Of course, there are important distinctions between beliefs and religious-Right or fundamentalist political movements and states. Beliefs are individual. Religious-Right movements like Islamism, the Christian-Right, Hindu-Right, Buddhist-Right and the Jewish-Right are not about individual beliefs, but about power and control. I think our focus should be on combating the religious-Right because once they are pushed back, religion actually becomes a private matter, and not one that regulates every aspect of society’s life. The impact of Christianity on Europeans before the Enlightenment and after is very different, not because its tenets changed – but because it was pushed into a corner. A religion that has been pushed back is forced to organise soup kitchens and homeless shelters instead of pulling out the tongues of apostates and burning witches. What is often forgotten is that even most believers disagree with the rules imposed by theocrats. If this is what people really believed, there would be no need for the herds of Hezbollah thugs, morality police and militia to keep people in line in places like Iran, Saudi Arabia and Afghanistan.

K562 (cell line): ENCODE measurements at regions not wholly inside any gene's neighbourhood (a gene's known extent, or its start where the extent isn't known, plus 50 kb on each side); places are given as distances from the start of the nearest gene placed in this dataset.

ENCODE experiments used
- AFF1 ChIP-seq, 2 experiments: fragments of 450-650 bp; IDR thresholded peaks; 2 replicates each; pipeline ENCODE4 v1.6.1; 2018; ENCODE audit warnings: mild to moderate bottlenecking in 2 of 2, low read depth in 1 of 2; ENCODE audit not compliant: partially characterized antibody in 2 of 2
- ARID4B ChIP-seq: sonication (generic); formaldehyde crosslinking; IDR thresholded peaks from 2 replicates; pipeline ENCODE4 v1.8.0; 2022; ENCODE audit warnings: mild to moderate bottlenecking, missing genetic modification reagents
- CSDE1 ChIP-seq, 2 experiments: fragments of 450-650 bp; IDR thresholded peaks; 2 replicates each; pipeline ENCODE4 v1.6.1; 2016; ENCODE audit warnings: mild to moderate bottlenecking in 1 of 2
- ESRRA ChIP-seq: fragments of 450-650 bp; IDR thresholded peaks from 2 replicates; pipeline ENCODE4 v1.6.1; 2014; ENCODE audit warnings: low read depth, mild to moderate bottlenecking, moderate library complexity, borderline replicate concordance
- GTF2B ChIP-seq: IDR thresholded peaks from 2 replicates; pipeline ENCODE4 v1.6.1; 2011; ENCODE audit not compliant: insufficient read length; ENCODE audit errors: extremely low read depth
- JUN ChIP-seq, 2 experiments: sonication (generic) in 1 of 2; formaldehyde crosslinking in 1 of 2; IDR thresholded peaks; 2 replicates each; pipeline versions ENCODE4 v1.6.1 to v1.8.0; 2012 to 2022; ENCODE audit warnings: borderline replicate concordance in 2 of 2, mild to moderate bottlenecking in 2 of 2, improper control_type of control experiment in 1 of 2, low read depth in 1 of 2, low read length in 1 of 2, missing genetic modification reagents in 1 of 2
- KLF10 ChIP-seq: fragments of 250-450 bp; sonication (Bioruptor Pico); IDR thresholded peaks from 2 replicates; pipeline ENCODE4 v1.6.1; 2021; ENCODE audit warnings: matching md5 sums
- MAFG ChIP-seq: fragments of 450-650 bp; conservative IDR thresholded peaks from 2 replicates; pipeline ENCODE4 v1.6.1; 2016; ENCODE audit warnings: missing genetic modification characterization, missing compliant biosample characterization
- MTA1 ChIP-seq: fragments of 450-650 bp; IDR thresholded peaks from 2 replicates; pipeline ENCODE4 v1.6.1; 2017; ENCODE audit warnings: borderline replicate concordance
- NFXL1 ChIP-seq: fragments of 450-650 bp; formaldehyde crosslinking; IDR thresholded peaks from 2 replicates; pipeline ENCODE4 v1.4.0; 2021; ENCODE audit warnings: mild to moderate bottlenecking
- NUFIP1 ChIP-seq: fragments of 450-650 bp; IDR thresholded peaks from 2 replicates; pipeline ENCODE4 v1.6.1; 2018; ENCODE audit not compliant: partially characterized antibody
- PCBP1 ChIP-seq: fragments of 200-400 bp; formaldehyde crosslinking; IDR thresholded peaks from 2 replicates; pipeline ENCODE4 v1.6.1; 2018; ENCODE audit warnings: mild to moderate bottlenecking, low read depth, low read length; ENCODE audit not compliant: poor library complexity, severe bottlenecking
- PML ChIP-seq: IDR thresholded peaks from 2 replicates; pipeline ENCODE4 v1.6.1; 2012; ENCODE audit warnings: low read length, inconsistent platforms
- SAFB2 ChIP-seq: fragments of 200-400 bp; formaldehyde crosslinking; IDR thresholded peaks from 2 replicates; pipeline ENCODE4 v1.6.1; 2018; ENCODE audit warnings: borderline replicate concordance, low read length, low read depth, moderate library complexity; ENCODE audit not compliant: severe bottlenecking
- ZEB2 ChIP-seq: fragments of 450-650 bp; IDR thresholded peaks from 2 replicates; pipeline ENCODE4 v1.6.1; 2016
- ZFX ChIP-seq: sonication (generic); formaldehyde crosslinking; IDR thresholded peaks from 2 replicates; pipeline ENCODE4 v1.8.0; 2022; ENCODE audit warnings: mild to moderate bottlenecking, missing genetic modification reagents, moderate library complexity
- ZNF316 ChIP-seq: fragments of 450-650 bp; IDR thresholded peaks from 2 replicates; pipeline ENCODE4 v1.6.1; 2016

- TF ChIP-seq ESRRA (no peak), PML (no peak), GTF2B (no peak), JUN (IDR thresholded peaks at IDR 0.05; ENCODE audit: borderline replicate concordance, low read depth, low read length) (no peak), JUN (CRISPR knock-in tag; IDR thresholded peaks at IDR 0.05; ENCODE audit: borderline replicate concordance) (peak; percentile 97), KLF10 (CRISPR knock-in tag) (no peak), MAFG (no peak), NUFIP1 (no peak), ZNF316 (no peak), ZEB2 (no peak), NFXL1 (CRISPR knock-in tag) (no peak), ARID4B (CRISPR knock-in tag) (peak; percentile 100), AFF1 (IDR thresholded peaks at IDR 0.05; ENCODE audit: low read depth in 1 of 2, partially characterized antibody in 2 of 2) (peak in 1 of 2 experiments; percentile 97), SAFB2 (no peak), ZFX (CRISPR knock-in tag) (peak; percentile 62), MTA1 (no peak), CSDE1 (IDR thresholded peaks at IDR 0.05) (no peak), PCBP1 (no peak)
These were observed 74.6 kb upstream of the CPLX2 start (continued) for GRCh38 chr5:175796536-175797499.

With regards to religion, though, whilst it is a private matter, there are a few things that must be said. Not every Muslim or Hindu or Christian thinks alike. For example, I was ‘born’ Muslim but I had never read the Quran or been in a mosque in Iran. I was from a secular family, as are many others. I think most people adapt their beliefs to 21st century lives and most people are better than the religions they have been born into due to a lottery of birth. Having said that though, I believe religion as an idea belongs to another time and place. Islam and all religions are filled with misogyny, homophobia, death, hatred of the other and the privileging and superiority of one’s tribalistic in-group. Religions are obsessed with women’s bodies and controlling them. Religions are an enemy of freethought, doubt and dissent. To be a good religious believer, you must do as you’re told without question or else! There is always the threat of punishment here on earth or in some afterlife. Wear the veil, look down, listen to your male guardian, accept that you are worth half of a man, stay in your place and if you don’t, there is flogging, imprisonment, stoning, honour killing and burning in hell to remind others to toe the line. Religion is the best form of social control.